Backcountry Safety Basics Part 5: Conclusion

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Photo credit: Coast Mountain News

This article concludes a very successful series on basic backcountry safety. SnowBrains readers watched 6.8 hours of Backcountry Safety Basics videos on my YouTube channel. This is great news – reaching large audiences such as SnowBrains will prove to be crucial in backcountry education in the future.

Here’s a summary of what was covered:

Part 1 got the ball rolling with snow science. It covered the physics of snow, and how that impacts the snowpack both short term, as short as even just a day, and long term, over the course of the entire season. We can use information about snow crystals, temperature gradients, and much more to make predictions about snow stability and how to stay safe in the backcountry.

Part 2 covered avalanche terrain. What avalanche terrain is, how to identify it, and how and when to avoid it. Avalanche terrain is where avalanches happen, so it is extremely important to be comfortable with what qualifies as avalanche terrain. Part 2 also covered how to use terrain selection to your advantage to make prudent decisions and mitigate risk.

Part 3 covered group dynamics. This is an extremely important – yet often overlooked – part of backcountry skiing. When your life literally rests in your partners’ hands, it is important to foster good group dynamics that ultimately lead to good decisions in the backcountry.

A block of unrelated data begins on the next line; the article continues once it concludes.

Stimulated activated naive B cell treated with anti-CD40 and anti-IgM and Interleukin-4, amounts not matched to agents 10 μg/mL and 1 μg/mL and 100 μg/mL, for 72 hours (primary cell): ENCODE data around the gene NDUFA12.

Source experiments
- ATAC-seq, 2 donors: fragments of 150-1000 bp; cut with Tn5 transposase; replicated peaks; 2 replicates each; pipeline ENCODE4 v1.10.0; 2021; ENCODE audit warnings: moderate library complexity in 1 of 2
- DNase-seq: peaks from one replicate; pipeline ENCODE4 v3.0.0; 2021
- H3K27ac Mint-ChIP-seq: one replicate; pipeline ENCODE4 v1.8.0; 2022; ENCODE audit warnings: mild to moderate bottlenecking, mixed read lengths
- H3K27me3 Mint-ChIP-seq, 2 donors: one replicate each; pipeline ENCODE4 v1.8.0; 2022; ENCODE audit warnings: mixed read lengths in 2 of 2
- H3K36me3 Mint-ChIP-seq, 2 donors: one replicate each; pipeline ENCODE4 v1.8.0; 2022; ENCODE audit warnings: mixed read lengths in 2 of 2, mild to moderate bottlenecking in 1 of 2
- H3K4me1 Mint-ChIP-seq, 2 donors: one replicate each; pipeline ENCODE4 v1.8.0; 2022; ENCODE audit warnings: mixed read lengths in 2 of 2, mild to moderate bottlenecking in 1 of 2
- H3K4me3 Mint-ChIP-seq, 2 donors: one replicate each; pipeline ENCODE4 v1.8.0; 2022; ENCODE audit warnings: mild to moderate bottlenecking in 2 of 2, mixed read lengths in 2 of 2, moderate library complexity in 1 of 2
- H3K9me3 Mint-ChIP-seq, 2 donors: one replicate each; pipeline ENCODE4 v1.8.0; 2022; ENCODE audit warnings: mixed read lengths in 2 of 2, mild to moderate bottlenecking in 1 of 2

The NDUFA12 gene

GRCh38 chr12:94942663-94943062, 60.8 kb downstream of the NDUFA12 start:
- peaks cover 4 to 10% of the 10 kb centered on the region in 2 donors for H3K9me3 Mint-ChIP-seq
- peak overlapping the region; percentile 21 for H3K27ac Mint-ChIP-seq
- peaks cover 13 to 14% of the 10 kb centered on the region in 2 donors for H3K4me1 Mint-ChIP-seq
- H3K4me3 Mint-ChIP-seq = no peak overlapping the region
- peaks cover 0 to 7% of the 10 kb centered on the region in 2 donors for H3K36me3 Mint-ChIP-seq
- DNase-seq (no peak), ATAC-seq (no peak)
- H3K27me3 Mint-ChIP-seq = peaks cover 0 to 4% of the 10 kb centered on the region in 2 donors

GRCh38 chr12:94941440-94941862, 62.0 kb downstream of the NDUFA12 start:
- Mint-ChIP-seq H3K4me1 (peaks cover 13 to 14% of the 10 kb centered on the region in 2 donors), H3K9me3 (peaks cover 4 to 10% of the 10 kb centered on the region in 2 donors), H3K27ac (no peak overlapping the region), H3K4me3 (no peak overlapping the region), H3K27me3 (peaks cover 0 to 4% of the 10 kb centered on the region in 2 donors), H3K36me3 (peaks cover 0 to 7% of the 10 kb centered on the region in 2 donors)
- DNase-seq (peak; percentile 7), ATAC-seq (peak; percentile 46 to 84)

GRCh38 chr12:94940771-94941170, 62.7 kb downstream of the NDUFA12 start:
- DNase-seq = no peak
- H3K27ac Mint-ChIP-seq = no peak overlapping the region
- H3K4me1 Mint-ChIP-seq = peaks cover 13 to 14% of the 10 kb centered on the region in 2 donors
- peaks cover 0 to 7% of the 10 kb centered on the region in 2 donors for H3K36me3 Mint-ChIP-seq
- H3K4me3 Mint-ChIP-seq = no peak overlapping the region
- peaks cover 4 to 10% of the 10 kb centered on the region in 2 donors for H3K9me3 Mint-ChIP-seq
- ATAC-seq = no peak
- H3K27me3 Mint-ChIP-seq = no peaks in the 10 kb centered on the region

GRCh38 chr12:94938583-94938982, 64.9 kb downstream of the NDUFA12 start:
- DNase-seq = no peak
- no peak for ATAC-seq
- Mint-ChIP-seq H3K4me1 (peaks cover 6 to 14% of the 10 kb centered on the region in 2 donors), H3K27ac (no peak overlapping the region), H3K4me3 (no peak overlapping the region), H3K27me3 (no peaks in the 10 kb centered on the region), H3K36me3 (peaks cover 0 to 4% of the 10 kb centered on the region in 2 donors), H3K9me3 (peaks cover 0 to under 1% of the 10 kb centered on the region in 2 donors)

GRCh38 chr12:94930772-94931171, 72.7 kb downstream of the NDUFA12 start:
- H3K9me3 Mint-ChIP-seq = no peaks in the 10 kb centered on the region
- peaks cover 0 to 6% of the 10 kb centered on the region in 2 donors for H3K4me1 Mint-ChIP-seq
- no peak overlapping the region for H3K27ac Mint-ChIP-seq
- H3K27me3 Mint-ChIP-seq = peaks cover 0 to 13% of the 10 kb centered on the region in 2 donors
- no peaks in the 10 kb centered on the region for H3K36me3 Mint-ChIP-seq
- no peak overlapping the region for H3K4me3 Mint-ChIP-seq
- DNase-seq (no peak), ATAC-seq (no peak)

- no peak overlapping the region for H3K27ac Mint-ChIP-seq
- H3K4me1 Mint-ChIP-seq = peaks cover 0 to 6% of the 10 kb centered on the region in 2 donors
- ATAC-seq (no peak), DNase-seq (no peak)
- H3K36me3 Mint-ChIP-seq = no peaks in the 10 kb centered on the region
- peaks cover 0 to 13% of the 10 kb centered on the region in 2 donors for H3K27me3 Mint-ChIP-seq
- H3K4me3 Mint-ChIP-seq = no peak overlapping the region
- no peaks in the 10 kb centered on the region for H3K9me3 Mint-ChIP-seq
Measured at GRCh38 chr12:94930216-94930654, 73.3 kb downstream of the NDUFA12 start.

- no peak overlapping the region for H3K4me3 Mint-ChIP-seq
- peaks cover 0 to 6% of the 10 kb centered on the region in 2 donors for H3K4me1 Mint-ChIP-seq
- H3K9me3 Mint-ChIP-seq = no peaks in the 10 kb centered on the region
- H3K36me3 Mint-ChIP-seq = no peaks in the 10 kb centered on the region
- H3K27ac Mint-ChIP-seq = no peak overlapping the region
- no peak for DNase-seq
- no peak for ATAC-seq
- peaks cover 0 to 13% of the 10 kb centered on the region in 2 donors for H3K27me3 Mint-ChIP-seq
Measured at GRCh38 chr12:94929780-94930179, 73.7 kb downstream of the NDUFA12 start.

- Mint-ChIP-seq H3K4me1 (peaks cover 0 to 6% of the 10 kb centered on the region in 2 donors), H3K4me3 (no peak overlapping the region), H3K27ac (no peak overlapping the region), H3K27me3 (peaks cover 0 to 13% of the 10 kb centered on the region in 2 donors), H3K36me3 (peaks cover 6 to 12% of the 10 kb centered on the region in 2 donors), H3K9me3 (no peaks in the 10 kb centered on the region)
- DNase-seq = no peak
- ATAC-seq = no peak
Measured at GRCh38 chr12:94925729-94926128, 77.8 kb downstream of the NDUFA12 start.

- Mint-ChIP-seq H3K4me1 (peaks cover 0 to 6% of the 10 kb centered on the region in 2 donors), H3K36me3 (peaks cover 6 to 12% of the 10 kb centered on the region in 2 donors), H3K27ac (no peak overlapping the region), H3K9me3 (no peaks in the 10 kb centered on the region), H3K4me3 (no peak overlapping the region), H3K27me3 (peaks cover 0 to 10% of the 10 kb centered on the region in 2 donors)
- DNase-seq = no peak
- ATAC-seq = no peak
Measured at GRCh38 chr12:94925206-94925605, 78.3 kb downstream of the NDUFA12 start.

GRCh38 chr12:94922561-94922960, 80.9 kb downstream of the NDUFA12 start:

Part 4 concluded the series with avalanche forecasts. Avalanche forecasts, to a beginner, may seem extremely convoluted. The goal of this part was to clarify how to interpret the information provided on said forecasts, and how to use that to make educated decisions on how to manage terrain to mitigate risk.

Avalanche awareness is crucial. The reason I do not say avalanche education is because even being aware of avalanche risk and how to mitigate it will decrease risk exponentially. This series was not a formal avalanche education class, which delves into the details of the concepts discussed here. It was meant to educate backcountry beginners – or even resort skiers – on the dangers of avalanches. My hope for this series was that it raised awareness on how to stay safe in the backcountry despite the seemingly endless inherent dangers.

If you’re interested in taking this further, a formal AIARE class is extremely recommended. This series does not give you all the skills to stay safe in the backcountry; an AIARE course will. To learn more, visit the AIARE 1 webpage.